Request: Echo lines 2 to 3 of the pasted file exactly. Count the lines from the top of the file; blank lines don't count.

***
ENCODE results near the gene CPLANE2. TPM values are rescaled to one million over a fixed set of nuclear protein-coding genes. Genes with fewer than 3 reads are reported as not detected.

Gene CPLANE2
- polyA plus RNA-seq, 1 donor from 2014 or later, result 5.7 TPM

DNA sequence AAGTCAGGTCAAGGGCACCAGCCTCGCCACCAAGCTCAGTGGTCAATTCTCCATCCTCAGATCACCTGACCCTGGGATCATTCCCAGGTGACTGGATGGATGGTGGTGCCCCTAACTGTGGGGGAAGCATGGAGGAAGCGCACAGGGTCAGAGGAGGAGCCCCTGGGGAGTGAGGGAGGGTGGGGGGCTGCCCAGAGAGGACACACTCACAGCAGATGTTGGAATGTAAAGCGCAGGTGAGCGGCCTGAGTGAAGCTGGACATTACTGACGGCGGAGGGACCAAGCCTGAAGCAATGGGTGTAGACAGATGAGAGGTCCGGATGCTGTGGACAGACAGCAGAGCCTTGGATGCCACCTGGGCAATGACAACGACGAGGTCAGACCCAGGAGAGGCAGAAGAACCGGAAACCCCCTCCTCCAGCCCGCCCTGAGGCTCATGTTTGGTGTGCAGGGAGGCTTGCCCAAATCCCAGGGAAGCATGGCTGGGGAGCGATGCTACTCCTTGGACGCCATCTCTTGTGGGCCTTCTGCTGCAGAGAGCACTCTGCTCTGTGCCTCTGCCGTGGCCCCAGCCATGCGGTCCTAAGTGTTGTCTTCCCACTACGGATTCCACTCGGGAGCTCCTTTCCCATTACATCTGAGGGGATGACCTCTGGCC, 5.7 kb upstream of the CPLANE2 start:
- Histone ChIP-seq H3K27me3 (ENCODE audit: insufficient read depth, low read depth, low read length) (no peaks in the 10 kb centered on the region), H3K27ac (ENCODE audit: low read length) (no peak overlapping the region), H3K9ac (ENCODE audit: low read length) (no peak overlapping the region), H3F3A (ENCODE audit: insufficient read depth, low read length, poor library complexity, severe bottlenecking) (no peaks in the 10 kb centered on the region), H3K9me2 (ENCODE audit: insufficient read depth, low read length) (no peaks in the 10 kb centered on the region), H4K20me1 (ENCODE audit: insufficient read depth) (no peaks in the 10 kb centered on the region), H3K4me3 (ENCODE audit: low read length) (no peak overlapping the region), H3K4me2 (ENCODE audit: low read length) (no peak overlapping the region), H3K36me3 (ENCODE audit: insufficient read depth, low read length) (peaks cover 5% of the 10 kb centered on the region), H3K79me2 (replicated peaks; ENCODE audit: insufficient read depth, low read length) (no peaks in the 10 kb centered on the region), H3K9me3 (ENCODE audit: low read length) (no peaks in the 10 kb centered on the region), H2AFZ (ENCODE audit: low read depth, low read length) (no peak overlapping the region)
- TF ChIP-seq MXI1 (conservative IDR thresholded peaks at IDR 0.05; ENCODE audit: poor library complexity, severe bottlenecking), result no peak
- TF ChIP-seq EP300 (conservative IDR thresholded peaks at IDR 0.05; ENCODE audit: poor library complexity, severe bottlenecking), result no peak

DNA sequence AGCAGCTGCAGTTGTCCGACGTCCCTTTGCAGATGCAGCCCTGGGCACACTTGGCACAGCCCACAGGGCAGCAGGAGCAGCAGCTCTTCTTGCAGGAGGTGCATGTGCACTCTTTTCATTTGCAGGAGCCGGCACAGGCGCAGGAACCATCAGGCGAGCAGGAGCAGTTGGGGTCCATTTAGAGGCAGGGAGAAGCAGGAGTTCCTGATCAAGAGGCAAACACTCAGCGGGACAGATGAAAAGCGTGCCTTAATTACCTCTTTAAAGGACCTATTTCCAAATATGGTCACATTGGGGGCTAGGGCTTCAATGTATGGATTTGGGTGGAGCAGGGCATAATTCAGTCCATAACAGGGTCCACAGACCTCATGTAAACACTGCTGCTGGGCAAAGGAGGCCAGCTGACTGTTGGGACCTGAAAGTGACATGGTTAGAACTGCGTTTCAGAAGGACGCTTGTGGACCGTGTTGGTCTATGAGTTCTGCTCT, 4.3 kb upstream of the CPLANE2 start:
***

Gene CPLANE2
- polyA plus RNA-seq, 1 donor from 2014 or later, result 5.7 TPM